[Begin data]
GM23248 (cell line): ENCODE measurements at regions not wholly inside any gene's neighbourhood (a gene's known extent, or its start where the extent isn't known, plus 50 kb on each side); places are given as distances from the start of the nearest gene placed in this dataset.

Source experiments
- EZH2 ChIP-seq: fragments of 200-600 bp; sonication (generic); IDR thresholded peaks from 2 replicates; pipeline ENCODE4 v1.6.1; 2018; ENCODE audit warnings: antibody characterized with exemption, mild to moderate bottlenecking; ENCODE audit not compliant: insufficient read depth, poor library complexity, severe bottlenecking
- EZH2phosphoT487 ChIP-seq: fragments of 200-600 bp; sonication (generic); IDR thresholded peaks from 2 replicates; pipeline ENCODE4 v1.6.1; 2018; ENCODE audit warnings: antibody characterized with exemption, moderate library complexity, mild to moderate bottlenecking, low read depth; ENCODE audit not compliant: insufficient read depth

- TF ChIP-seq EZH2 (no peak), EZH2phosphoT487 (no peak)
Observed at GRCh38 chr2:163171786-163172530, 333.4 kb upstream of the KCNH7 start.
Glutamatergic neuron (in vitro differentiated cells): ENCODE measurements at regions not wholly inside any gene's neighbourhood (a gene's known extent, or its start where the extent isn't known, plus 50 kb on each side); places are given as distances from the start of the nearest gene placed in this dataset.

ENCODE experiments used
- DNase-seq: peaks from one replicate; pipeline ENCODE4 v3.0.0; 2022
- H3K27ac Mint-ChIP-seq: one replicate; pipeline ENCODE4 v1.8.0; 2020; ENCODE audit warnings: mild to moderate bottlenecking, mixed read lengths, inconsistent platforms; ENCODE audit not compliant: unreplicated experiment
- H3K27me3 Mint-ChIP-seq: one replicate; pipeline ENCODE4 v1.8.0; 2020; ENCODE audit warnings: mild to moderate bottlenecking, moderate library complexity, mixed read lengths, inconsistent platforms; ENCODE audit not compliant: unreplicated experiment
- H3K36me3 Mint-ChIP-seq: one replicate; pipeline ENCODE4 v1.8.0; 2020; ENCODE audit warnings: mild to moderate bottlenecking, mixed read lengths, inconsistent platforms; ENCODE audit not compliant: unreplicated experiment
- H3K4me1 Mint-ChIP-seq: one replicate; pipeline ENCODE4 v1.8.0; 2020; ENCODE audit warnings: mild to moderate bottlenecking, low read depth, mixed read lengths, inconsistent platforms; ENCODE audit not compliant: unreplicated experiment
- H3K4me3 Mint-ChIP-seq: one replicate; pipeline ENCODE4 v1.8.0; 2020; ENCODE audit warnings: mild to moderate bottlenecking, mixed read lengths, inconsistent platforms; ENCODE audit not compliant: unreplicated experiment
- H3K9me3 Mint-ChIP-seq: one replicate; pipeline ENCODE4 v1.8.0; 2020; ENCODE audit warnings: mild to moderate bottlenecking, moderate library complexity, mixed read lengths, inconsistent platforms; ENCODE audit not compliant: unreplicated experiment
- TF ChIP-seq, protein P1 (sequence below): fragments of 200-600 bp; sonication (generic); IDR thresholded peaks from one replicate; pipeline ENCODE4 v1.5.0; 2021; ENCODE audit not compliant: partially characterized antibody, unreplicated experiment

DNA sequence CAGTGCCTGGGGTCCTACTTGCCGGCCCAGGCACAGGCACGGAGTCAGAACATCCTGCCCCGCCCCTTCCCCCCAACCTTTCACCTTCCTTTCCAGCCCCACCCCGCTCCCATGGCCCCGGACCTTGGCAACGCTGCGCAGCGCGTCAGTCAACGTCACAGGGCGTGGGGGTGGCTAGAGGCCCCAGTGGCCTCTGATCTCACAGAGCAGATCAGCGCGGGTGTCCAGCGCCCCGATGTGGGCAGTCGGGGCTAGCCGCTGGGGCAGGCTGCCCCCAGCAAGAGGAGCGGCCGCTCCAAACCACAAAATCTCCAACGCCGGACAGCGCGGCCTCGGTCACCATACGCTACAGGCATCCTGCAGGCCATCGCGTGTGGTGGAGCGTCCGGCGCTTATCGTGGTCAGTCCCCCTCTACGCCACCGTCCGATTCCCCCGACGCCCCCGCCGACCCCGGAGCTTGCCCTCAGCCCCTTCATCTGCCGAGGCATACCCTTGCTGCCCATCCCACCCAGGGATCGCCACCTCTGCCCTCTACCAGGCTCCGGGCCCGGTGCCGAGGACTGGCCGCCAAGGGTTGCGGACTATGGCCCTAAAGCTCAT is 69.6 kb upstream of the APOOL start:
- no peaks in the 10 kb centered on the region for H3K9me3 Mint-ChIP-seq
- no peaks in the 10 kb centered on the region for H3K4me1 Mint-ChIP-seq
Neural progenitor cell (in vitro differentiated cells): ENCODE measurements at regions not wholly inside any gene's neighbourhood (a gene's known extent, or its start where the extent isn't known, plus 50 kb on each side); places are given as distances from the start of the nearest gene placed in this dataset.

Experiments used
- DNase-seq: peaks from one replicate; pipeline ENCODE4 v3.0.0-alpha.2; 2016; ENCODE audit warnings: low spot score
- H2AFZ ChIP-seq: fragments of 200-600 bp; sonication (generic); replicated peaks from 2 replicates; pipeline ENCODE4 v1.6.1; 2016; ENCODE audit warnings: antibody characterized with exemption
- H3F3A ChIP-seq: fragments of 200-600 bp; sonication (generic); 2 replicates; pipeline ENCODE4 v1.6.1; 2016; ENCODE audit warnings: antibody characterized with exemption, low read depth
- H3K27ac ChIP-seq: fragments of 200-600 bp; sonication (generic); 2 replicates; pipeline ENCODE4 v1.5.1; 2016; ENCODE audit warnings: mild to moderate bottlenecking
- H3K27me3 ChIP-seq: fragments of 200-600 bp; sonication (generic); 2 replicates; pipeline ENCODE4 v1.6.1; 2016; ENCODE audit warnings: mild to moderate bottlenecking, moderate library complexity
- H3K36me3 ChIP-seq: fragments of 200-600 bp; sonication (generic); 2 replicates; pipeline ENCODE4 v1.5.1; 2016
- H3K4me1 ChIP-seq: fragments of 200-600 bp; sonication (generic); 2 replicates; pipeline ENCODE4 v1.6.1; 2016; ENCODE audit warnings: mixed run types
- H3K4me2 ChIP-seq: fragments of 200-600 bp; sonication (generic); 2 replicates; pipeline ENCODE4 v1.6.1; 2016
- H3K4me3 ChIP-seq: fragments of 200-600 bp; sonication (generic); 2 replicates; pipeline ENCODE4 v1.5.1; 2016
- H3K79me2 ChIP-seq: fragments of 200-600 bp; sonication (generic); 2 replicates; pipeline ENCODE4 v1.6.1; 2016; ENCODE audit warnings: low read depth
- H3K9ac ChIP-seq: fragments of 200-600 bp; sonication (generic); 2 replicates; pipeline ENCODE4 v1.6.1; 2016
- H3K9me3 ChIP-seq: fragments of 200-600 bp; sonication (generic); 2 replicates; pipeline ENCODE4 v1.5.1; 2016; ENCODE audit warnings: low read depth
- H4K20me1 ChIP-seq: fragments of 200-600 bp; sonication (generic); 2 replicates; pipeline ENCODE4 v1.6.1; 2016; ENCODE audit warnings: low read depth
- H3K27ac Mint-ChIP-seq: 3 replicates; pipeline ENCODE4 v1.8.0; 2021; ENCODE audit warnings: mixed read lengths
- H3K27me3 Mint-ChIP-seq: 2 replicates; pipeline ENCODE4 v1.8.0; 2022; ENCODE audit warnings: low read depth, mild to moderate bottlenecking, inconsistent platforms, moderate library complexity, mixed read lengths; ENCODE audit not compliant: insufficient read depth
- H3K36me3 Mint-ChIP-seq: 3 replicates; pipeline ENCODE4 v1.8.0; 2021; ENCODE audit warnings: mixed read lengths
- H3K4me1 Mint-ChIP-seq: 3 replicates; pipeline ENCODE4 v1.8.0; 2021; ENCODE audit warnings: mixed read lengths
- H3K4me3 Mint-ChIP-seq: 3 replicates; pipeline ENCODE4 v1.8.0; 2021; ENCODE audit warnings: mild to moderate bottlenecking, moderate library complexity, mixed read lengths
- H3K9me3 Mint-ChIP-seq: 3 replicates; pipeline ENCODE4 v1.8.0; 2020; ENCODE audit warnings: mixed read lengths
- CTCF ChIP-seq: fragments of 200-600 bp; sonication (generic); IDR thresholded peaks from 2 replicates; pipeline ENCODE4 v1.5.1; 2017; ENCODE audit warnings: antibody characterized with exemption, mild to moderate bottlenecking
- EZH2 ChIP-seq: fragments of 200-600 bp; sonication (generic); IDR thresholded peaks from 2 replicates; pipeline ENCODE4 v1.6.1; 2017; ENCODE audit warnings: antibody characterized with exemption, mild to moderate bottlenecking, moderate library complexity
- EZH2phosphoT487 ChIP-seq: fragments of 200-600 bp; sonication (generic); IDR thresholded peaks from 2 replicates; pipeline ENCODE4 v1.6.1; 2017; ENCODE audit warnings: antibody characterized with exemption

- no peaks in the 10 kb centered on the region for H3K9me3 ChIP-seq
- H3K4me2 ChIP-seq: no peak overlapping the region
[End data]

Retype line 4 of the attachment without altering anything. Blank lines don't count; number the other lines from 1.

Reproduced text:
- EZH2phosphoT487 ChIP-seq: fragments of 200-600 bp; sonication (generic); IDR thresholded peaks from 2 replicates; pipeline ENCODE4 v1.6.1; 2018; ENCODE audit warnings: antibody characterized with exemption, moderate library complexity, mild to moderate bottlenecking, low read depth; ENCODE audit not compliant: insufficient read depth